In the nearly 40 years between 1970 and 2008, it was reported that the global divorce rate had more than doubled – from 2.6 divorces for every 1,000 married people to 5.5.
When a person gets married, never in a million years would he or she think that they would become part of that statistic.
Following Wuhan’s COVID-19 lockdown early last year, when the city where the virus first emerged reopened, it did so to an increased rate of divorce. Some married couples treated the 70-day long quarantine as some sort of a renewed honeymoon as they were able to spend quality time together.
But for other couples, being confined with their partners for over two months with nowhere to go was a nightmare.
“Before the outbreak, some couples rarely spent much time together. During the outbreak, arguments between couples on childcare, housework, cooking and grocery shopping was enough to increase tensions,” said Zhang Fujian, director of the Wuhan Marriage and Family Committee.
In ASEAN member state Indonesia, a number of regions in the populous archipelago also witnessed an increase in divorce rates during the COVID-19 pandemic. Local media reported that the Soreang Religious Court in Bandung regency, West Java received more than 1,000 divorce requests in June 2020 alone – higher than the average 700 to 800 requests they previously received in a month.
“The number of divorces increases every year. Before, there were about 800 each day, but from 2017 to 2020 it increased to 1,170 every day, or 50 every hour,” Euis Sunarti, chairwoman of the Indonesian Family Activist Association (GiGa Indonesia) explained to reporters last month.
The Indonesian family care association said that the situation is being exacerbated by the prolonged crisis caused by the pandemic.
Other than divorces, the health crisis has also caused a massive “break-up wave” in Malaysia, particularly in the capital city of Kuala Lumpur and its surrounding areas. According to SweetRing, an international dating application – 83 percent of their new users reported to have broken up with their partners and blamed long-distance separation amid the pandemic for their splits.
Other parts of the world have also reported spikes in break-ups and divorces such as in the United States (US) and Japan.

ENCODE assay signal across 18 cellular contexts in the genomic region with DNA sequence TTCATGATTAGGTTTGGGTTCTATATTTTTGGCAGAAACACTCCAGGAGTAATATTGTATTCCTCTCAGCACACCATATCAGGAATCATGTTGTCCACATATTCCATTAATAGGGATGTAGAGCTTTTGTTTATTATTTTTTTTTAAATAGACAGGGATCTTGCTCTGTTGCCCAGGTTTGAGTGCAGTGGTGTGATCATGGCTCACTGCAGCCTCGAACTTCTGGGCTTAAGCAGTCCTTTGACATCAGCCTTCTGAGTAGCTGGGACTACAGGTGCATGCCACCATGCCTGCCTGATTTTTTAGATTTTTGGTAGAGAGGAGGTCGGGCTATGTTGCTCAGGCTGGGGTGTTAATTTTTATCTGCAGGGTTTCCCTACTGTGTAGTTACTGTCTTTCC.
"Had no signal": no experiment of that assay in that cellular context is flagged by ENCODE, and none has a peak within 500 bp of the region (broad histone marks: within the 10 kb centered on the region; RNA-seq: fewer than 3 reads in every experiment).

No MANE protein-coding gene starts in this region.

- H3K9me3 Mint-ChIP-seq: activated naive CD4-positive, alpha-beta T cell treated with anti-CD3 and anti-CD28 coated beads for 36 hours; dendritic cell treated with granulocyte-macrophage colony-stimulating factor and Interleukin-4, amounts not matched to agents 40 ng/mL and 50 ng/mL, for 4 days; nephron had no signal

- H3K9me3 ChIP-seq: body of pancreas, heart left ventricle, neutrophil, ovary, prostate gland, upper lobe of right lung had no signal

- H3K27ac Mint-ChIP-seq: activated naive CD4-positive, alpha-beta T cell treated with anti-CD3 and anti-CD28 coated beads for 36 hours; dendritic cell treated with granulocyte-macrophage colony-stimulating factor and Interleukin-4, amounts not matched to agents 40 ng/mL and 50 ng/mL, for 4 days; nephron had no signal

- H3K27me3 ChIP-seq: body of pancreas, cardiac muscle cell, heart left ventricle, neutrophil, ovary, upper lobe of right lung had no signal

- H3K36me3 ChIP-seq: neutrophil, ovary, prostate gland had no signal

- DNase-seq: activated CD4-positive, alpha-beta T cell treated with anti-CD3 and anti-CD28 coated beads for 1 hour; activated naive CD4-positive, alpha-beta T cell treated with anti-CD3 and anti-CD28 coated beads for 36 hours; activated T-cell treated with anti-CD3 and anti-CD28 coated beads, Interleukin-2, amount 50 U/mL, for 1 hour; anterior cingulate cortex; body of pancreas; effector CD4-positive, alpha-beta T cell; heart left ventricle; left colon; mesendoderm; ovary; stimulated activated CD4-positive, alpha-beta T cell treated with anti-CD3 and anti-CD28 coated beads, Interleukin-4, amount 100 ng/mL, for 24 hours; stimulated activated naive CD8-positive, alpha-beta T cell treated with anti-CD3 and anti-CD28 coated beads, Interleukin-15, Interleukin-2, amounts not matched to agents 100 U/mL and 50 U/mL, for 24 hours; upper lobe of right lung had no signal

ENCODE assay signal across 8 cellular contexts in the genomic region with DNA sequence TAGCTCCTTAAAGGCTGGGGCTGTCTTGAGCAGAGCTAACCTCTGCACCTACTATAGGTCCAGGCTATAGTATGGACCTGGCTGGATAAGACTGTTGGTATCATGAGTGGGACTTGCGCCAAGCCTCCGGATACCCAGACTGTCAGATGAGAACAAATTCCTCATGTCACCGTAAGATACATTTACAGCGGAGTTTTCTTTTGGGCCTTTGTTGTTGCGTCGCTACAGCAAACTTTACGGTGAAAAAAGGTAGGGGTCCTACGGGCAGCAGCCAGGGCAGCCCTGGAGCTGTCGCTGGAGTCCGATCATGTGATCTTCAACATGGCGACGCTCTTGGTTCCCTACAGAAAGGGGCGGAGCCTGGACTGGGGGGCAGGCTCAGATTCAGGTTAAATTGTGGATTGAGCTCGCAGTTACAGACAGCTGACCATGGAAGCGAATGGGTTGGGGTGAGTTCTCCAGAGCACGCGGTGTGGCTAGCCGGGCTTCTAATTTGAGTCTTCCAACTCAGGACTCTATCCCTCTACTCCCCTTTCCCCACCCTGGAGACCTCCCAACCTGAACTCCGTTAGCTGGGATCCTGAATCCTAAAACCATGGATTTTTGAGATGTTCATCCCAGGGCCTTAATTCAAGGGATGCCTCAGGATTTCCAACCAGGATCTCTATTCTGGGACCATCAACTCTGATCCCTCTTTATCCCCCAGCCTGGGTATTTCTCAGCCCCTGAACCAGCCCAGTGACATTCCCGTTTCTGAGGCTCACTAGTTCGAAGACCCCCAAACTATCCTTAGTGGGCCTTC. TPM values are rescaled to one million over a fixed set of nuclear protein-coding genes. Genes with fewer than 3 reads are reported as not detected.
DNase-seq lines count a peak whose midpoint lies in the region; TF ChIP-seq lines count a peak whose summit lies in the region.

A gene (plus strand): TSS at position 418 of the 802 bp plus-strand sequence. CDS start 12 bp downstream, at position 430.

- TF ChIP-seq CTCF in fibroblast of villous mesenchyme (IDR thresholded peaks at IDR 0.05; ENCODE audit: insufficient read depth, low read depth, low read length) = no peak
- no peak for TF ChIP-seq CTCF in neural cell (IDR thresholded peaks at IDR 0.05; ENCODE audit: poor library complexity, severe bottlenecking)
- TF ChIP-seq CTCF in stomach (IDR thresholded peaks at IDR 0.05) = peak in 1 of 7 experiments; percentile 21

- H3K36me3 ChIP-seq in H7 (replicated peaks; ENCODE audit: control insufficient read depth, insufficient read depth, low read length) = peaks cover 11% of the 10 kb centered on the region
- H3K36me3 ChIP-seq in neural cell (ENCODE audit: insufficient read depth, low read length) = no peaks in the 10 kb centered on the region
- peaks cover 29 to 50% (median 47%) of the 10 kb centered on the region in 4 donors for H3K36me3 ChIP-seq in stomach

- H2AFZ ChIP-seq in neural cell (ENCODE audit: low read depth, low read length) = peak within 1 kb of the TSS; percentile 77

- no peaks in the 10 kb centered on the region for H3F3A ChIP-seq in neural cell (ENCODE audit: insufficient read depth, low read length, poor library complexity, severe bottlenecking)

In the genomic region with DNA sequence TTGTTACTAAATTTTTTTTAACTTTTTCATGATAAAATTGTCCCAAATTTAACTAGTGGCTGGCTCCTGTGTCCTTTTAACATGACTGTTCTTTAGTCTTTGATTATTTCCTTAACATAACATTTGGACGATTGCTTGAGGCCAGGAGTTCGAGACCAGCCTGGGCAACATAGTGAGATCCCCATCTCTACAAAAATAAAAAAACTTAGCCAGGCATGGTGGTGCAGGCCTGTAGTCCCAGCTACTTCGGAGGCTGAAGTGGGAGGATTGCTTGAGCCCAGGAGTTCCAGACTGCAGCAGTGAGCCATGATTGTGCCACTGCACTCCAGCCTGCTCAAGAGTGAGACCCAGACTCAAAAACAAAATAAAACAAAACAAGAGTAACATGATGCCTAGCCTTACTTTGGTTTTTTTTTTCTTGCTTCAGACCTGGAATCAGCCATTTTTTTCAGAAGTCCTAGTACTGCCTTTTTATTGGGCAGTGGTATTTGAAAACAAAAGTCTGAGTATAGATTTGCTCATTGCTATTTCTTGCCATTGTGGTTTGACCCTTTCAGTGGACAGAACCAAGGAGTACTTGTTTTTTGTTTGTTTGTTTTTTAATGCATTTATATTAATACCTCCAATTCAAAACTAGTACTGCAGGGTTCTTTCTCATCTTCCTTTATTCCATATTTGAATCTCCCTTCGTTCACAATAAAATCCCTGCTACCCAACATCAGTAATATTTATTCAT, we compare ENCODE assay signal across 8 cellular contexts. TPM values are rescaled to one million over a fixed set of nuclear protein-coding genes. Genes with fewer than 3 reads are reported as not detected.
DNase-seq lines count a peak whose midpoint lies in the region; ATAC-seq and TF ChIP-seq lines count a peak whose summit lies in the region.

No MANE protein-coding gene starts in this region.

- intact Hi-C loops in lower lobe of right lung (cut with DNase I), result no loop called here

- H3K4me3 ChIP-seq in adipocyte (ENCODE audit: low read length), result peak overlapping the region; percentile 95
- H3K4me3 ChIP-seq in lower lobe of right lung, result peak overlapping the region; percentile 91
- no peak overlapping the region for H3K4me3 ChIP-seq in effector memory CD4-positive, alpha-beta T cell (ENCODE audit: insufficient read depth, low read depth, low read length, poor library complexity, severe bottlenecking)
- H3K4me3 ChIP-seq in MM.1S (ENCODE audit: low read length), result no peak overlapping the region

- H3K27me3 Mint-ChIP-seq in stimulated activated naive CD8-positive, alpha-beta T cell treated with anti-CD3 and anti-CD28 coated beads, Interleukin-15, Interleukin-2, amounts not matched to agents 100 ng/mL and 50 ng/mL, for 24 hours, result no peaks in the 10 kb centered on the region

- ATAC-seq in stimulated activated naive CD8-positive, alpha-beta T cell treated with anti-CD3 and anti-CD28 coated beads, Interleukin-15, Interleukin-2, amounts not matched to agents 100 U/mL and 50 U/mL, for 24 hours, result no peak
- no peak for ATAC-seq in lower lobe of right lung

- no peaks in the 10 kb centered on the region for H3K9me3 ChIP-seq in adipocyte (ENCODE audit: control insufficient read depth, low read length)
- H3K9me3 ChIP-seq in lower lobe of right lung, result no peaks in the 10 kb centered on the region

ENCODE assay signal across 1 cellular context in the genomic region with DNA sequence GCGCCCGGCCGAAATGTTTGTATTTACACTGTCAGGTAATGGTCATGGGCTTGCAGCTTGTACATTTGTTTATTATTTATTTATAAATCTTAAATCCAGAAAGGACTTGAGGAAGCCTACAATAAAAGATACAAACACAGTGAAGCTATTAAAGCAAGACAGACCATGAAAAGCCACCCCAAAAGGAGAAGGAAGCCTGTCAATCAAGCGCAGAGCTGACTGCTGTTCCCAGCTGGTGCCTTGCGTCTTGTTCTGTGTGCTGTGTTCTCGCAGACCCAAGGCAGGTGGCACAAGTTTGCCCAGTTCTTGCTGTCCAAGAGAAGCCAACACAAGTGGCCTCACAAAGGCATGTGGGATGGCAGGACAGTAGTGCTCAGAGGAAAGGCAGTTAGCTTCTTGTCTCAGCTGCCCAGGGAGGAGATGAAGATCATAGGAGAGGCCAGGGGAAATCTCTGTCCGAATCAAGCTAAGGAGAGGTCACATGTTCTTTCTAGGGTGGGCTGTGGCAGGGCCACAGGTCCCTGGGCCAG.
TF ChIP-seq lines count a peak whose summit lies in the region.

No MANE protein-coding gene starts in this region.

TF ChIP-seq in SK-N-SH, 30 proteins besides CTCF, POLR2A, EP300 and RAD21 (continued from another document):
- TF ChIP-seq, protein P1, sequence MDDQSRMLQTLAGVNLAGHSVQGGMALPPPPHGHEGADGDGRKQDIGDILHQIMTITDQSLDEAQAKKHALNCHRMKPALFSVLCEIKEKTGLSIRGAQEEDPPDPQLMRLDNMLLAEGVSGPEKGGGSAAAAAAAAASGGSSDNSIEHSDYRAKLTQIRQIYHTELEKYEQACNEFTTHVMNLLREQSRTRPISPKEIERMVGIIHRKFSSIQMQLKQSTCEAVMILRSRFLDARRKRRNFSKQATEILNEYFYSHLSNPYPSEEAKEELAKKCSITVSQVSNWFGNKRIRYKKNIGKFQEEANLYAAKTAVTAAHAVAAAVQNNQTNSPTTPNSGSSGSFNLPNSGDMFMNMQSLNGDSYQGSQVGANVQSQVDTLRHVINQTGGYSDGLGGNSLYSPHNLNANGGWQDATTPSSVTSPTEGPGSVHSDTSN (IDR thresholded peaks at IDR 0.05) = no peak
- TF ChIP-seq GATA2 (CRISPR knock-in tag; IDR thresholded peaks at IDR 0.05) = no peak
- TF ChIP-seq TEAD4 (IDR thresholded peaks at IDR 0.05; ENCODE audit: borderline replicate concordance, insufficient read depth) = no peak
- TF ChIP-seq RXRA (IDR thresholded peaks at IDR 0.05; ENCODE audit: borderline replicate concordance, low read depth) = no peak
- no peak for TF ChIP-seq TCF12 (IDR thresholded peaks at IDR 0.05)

The term ‘corona divorce’ was also trending on Japanese social media sites back in 2020 as couples forced to stay home aired their grievances about the state of their marriages. According to media reports, Twitter was especially used as a forum for frustrated wives to rant about their “inconsiderate” or “demanding” husbands.
However, there are grimmer reasons behind some of these divorces.
United Nations (UN) Women described the global and sudden upsurge of violence against women triggered by the coronavirus lockdown as a “shadow pandemic.” During movement restrictions and lockdowns last year, many countries reported an increase in cases of domestic violence.
Joy Belmonte, the Mayor of Quezon City in the Philippines said that around 602 women, or an average of eight per day, were maltreated or raped across the country from 17 March to 23 May, 2020. She also added that the Quezon City’s women and children’s desk received at least 12 complaints of domestic abuse per week during the pandemic. Before the crisis, the number was around five.
Gustavo Gonzalez, UN Resident and Humanitarian Coordinator in the Philippines also said that “one of the most insidious consequences of the pandemic is the rise of gender-based violence (GBV). Children and adolescents, particularly girls, are confronted with violence and abuse, as a result of prolonged lockdowns.”
According to GiGa Indonesia, about 80 percent of the aforementioned divorce cases were filed by wives who suffered domestic violence at the hands of their husbands.
Other than that, financial difficulties during the pandemic were also cited as among the main factors for break-ups and divorces.
Millions of people have lost their jobs and sources of income due to COVID-19. A recent report by the International Labour Organisation (ILO) titled, ‘Asia-Pacific Employment and Social Outlook 2020: Navigating the crisis towards a human-centred future of work’, estimates that some 81 million jobs were wiped out in the region in 2020.
Muharam Marzuki, a senior official at Indonesia’s Religious Affairs Ministry urged families to strengthen ties and maintain harmony especially during tough times caused by the pandemic.
He added that “it has affected so many families, worsening their economic situation, which threatens marriages.”